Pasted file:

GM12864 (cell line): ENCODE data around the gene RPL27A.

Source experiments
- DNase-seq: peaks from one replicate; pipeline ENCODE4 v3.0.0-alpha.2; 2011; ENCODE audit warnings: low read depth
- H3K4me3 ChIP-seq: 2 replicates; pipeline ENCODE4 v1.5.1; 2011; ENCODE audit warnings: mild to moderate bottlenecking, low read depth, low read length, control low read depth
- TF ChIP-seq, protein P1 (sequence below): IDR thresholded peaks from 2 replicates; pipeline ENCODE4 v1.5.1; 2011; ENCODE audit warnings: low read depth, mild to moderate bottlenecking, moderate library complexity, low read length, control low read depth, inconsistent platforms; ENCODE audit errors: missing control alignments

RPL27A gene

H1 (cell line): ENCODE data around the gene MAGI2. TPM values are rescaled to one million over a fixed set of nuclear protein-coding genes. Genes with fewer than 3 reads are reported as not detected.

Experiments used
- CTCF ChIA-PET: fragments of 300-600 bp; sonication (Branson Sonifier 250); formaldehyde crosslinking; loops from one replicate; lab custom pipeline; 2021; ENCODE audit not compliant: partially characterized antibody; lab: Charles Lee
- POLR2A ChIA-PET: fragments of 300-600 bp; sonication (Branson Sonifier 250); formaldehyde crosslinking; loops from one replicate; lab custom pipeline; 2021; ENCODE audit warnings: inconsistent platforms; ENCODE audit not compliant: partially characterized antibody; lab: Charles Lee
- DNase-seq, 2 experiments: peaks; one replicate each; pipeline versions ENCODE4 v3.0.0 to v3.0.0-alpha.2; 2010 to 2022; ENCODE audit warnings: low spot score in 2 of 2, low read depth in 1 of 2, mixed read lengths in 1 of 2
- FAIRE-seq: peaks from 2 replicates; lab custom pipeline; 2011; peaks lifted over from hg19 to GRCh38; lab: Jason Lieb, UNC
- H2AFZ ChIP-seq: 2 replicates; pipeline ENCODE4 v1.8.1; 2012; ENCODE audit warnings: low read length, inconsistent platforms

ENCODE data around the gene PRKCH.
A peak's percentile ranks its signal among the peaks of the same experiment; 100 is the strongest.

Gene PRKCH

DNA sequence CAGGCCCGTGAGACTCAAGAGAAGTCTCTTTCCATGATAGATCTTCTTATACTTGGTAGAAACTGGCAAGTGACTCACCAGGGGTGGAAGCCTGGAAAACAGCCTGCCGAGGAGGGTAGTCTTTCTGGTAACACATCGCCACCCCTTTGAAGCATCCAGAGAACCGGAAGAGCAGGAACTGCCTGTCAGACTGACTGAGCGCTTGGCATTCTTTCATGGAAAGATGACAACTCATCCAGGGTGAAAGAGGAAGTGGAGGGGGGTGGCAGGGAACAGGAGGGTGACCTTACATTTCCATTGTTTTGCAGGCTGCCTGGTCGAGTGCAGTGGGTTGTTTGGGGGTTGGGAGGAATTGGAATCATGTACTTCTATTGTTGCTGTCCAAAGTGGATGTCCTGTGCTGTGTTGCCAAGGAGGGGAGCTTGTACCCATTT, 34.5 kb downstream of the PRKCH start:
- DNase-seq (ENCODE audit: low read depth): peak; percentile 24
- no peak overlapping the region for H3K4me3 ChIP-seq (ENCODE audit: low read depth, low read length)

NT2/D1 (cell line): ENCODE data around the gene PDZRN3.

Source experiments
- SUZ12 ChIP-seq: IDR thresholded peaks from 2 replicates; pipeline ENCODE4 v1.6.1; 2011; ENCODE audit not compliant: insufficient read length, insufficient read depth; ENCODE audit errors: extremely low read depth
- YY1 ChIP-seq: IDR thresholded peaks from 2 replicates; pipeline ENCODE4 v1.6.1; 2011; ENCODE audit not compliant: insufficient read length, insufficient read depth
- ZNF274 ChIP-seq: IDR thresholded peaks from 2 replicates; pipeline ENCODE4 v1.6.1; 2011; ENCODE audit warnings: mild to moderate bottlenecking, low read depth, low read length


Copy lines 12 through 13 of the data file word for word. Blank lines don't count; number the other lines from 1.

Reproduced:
- FAIRE-seq: peaks from 2 replicates; lab custom pipeline; 2011; peaks lifted over from hg19 to GRCh38; lab: Jason Lieb, UNC
- H2AFZ ChIP-seq: 2 replicates; pipeline ENCODE4 v1.8.1; 2012; ENCODE audit warnings: low read length, inconsistent platforms